The recently founded women’s association of Ouled Merzoug, near the Atlas Mountains, has been given a new space for its members to meet.
Located in Ouled Merzoug, a small village near the Atlas Mountains in Morocco, a recently completed building constructed by local community members now houses the newly founded women’s association, Association des Femmes d’Ouled Merzoug (AFOM).
Designed and built in collaboration with the Building Beyond Borders team from Universiteit Hasselt School of Expert Education (UHasselt SEE), the centre offers local women a place to share their crafts with the community and visitors. In addition, it offers work and learning spaces.
The project’s site is located on a slope, in a gully that leads the water from the mountains to the agricultural fields of the ‘Palmeraie’ and the river during periods of heavy rain. Because two often-used shortcuts run across the site, locals walk by regularly as they travel to the village centre, preschool, primary school or nearby football field.
According to the project statement, the site’s features offered inspiration for the design of the ‘Women’s House’. Rather than being placed in the centre of the gully, it sits along the ridge of the hill and follows the natural topography of the landscape. Comprising two volumes, the centre retains a connection with the village on both sides of its site, while also maintaining views of the sunrise and sunset.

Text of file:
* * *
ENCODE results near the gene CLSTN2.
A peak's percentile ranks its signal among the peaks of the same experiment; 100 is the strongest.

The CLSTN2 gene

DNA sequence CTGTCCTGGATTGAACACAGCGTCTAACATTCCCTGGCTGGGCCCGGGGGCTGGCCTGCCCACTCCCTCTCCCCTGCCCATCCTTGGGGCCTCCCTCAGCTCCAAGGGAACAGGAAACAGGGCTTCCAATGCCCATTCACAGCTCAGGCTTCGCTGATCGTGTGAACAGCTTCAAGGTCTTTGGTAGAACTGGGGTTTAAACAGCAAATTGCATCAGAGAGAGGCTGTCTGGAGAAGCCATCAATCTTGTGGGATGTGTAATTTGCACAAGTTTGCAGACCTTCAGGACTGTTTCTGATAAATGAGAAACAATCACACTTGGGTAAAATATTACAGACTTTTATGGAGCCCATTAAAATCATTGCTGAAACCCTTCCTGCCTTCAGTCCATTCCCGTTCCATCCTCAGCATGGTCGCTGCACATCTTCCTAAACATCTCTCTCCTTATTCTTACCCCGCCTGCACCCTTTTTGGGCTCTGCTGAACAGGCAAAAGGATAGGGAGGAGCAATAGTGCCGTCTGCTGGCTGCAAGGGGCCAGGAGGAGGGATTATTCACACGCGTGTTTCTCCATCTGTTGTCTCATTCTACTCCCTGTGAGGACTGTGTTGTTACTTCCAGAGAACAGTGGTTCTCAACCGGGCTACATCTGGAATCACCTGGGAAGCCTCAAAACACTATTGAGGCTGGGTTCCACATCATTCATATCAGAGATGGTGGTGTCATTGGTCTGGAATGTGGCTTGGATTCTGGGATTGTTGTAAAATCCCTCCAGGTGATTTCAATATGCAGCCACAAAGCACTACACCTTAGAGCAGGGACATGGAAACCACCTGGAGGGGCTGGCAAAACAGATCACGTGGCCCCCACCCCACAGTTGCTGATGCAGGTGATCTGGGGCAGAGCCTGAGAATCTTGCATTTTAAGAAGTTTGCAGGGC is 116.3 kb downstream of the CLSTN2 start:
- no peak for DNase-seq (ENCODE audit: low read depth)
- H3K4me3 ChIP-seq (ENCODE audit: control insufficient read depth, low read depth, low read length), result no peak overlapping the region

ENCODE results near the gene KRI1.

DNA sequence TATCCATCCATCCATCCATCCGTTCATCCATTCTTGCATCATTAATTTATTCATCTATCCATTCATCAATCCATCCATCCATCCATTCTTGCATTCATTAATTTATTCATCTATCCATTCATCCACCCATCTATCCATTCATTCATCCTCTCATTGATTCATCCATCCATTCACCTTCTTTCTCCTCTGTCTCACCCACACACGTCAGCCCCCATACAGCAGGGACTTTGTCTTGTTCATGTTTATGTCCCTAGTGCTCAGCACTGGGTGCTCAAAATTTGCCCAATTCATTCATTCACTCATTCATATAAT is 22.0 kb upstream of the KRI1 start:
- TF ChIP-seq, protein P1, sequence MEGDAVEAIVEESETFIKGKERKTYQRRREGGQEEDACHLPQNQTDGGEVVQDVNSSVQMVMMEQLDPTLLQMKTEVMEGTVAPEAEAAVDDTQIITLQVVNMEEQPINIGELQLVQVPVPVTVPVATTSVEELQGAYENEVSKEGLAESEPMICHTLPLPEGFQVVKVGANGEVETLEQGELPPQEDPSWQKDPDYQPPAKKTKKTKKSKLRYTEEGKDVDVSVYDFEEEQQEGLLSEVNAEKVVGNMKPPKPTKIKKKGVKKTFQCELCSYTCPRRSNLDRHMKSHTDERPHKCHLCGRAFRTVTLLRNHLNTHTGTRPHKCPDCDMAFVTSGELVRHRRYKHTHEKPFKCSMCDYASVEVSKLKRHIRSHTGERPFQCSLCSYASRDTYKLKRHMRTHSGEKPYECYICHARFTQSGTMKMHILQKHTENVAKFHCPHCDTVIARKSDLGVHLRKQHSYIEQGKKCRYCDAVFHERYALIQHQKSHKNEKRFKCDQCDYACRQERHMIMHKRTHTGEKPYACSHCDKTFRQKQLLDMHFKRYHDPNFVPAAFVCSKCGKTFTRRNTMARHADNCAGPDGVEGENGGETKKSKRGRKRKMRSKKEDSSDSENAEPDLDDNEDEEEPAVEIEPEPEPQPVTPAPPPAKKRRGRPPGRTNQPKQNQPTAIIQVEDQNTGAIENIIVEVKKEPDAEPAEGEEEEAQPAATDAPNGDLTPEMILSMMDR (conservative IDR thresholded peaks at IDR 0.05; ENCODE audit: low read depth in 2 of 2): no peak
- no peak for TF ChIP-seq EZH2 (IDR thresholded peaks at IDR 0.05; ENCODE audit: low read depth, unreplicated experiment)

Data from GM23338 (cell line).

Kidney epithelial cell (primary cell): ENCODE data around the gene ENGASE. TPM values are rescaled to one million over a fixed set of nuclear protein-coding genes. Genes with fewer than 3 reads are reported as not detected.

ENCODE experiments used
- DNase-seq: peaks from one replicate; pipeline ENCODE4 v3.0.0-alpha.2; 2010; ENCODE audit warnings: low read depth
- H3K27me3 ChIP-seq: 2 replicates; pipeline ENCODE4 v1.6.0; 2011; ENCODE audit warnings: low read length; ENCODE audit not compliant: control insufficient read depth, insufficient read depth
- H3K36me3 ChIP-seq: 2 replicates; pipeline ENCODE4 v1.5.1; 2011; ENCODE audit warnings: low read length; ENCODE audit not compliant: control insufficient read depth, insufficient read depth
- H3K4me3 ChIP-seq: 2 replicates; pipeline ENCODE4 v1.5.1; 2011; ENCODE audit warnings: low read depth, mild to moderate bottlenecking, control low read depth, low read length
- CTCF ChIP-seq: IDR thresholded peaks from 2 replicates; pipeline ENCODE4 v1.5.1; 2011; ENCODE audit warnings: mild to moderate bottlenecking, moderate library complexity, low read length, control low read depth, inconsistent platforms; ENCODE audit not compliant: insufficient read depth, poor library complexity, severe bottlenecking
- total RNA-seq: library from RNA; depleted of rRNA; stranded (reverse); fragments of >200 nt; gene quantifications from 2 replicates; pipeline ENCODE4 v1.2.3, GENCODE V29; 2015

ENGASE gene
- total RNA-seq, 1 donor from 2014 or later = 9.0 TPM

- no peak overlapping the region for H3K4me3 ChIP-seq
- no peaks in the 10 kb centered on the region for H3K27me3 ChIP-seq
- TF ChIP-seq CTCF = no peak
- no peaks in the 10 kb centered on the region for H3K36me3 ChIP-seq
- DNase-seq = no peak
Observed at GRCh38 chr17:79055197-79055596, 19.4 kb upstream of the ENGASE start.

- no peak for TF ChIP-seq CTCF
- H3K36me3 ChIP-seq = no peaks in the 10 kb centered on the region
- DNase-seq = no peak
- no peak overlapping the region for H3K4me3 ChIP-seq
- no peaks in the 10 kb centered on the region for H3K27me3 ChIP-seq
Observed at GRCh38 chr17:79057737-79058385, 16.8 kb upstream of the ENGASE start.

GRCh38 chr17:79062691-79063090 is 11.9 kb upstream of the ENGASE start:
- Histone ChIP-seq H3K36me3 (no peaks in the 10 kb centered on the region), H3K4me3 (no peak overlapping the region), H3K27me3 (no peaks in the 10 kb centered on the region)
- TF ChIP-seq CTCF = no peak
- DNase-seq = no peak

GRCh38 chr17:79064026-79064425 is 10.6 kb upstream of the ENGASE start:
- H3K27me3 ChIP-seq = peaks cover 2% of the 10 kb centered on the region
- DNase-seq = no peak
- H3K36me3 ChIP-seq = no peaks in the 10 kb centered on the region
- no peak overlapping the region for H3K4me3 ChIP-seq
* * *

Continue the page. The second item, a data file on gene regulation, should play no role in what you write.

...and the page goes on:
The centre’s construction, which began in April 2019, applied local and regenerative materials, as well as a combination of traditional and contemporary building techniques. For example, the building’s exterior uses granite rock, which was excavated from the surrounding hills, while the inner walls consist of adobe bricks, and the roof and ceiling apply eucalyptus beams and reeds.
The architects and volunteers, which included local craftspeople, then used different mixes of earth, river sand, lime and straw for the finishing of the walls and floors.
For the interior of the centre, local designs were applied throughout, including woven curtains, a cob oven, and ceramic objects.
Two of the informal paths cut through the building, leading locals directly to the centre’s heart, or the ‘cour’, which connects the two volumes of the house. Accessible by both volumes is a large garden ideal for leisure and resting, and which provides plenty of shade thanks to the different native forest trees and shrubs.